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How Bean Lives
by Bean Newton

Another in our long series of explorations into the recently discovered writings of the late Bean Newton, one of the greatest and least appreciated of the this Century’s poets.  This particular poem, one in a series from early in the poet’s career, demonstrates very well the psycho-religio-sexual undertones of a career in floor maintenance. - E.W. Wilder
 

So up I wakes in the morning and like it’s
I never went to bed, only much more tired.
The sun never seemed hopeful to me–Little Orphan
Annie can just my ass kiss.  And I wonder, as that light slants
down Dickinsonian, just what sort
of cosmic sludge I’ll have to slog thru today.  It’s not like

particle physicists should sweep floors for a living; talents,
I guess are expressed in direct proportion to market-value.
                                                  Thank
God I’m not a poet.  Probably have to clean the shitters if a
proper poet I’da been.  My geriatric

Corolla sputters to blue-smoking life yet again, familiar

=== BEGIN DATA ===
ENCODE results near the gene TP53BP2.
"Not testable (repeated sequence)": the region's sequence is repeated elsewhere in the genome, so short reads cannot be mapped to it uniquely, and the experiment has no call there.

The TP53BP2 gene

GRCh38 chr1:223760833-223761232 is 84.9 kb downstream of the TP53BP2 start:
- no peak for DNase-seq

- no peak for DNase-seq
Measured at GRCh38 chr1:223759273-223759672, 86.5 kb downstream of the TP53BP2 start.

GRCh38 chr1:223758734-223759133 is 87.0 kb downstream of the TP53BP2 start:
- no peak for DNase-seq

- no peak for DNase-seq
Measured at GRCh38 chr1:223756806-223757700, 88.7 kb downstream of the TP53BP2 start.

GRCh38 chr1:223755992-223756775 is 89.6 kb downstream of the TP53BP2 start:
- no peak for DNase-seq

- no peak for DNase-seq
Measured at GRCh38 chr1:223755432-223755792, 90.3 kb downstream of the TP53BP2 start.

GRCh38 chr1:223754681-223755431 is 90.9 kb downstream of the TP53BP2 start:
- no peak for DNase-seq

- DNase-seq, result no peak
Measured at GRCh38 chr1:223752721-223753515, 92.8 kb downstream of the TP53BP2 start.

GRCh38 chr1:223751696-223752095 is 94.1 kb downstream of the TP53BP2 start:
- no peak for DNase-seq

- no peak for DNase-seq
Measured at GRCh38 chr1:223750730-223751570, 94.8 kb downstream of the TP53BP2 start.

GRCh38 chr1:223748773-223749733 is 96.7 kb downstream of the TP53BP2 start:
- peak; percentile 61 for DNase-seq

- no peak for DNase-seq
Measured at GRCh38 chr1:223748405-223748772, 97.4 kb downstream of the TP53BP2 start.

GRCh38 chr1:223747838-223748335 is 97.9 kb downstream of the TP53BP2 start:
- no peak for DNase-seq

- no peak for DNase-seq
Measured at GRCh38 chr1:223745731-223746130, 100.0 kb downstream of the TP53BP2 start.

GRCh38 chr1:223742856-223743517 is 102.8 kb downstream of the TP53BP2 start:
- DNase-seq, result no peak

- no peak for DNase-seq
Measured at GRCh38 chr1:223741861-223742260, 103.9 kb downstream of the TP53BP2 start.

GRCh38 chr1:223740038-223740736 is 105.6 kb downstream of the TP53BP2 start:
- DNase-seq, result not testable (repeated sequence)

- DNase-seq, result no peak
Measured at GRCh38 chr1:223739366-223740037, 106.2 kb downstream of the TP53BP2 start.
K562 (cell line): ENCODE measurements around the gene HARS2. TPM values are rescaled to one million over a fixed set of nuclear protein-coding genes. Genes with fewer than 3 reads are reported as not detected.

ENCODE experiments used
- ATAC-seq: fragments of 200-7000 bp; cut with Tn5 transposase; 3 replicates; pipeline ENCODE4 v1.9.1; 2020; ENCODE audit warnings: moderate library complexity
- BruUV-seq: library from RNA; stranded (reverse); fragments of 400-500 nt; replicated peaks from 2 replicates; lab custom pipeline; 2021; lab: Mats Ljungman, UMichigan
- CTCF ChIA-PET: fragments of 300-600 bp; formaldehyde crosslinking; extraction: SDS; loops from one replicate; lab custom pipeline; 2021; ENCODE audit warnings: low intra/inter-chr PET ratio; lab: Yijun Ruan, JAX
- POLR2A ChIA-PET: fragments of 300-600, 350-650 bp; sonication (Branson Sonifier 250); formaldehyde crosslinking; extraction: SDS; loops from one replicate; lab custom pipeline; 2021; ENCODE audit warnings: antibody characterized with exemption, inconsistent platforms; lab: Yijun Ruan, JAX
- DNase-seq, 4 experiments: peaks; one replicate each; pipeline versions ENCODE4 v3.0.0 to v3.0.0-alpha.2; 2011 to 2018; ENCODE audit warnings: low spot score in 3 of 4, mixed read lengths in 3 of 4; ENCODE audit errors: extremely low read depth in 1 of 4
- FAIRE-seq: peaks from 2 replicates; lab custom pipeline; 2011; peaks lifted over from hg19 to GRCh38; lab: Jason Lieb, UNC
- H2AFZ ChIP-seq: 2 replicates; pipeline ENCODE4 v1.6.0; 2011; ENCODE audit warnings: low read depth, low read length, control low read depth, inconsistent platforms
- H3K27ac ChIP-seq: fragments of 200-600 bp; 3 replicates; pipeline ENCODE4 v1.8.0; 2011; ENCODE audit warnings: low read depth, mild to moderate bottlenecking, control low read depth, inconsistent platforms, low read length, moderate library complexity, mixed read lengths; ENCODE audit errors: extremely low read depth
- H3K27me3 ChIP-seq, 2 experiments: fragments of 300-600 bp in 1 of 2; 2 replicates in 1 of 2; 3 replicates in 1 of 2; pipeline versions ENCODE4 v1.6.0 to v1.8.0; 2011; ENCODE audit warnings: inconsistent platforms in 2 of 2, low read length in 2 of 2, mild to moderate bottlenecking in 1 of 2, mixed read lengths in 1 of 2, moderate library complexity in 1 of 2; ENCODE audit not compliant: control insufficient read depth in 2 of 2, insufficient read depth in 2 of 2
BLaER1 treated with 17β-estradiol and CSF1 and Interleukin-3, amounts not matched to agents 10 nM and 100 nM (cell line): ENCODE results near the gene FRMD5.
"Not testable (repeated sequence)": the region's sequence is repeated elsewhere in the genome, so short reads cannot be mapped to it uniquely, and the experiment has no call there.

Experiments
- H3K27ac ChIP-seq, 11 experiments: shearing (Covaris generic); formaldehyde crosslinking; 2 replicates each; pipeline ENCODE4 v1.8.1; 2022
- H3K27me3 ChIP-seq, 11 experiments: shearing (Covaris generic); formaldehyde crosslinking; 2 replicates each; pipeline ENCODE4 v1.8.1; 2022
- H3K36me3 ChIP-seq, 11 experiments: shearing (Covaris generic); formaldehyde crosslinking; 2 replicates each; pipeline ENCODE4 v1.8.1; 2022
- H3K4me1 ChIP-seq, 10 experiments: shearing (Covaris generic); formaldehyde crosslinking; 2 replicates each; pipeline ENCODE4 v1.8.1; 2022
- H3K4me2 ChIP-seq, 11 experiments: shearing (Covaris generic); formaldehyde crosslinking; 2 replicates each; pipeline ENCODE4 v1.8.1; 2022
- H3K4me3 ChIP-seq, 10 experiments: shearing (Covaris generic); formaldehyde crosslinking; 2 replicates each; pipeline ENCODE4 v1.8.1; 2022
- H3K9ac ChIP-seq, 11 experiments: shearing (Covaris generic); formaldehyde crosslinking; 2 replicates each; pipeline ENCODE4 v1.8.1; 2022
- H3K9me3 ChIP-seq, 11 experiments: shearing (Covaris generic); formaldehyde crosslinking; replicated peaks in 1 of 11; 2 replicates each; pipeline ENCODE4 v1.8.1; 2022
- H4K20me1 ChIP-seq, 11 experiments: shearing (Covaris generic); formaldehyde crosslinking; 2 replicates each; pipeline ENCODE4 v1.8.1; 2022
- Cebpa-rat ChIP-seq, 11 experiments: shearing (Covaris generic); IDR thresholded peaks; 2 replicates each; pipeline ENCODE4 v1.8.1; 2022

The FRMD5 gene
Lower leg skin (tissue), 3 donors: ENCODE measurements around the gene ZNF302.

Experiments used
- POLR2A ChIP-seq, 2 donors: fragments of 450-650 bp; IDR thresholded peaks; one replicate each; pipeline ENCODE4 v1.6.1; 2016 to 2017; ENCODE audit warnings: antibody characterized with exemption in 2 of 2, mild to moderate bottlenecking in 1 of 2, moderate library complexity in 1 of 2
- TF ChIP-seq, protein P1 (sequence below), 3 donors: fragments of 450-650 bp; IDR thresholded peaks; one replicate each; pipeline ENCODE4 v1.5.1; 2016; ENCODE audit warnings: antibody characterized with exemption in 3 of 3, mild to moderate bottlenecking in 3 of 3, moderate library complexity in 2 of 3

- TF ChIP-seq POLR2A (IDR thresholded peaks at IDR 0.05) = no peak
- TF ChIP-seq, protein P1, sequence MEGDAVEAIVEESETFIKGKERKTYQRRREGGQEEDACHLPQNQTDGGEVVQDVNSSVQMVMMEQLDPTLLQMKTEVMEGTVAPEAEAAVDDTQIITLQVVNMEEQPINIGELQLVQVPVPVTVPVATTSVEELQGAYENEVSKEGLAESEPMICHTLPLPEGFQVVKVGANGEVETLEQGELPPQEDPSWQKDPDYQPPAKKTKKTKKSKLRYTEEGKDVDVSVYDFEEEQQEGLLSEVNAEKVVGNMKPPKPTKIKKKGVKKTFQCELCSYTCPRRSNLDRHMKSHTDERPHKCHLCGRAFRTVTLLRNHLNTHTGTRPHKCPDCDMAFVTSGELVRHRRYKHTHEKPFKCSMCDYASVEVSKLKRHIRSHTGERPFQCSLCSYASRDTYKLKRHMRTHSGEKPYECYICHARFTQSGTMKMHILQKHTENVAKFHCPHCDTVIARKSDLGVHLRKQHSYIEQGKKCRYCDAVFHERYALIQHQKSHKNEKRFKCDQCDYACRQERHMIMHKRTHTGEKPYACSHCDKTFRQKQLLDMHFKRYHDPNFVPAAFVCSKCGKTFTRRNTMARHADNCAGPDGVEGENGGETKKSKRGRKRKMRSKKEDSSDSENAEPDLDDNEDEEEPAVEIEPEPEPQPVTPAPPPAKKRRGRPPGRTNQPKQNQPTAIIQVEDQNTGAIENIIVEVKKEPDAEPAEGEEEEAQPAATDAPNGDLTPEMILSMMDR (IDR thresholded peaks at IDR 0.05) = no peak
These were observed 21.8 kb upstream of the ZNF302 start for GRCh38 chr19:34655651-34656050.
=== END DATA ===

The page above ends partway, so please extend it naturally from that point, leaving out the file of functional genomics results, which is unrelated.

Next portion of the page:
as that insufferable heat from that insufferable sun.  So
be it: Rashes to Rashes, Rust to Rust.  Traffic

this morning is homocidal.  A dick in an Explorer is driving
insensate; a punk in an Acura has run a red light right
in front of me.  This is God saying: “You artists think you gotta
suffer, huh?  Well take that, ya’ motherfucker.  Suffer I will
make you, if you feel so strongly.”  The barely
functional air-conditioner shoots bits
of disintegrating foam insulation out the duct into my eye.
                                                   That helps,

Oh God.  Yes, I do believe there is a God.  There must be; who
else could I blame?  Who else could my useless railings fly up
toward?  They fall again as black rain and flaming hail, flat
tires, uncompensated
overtime.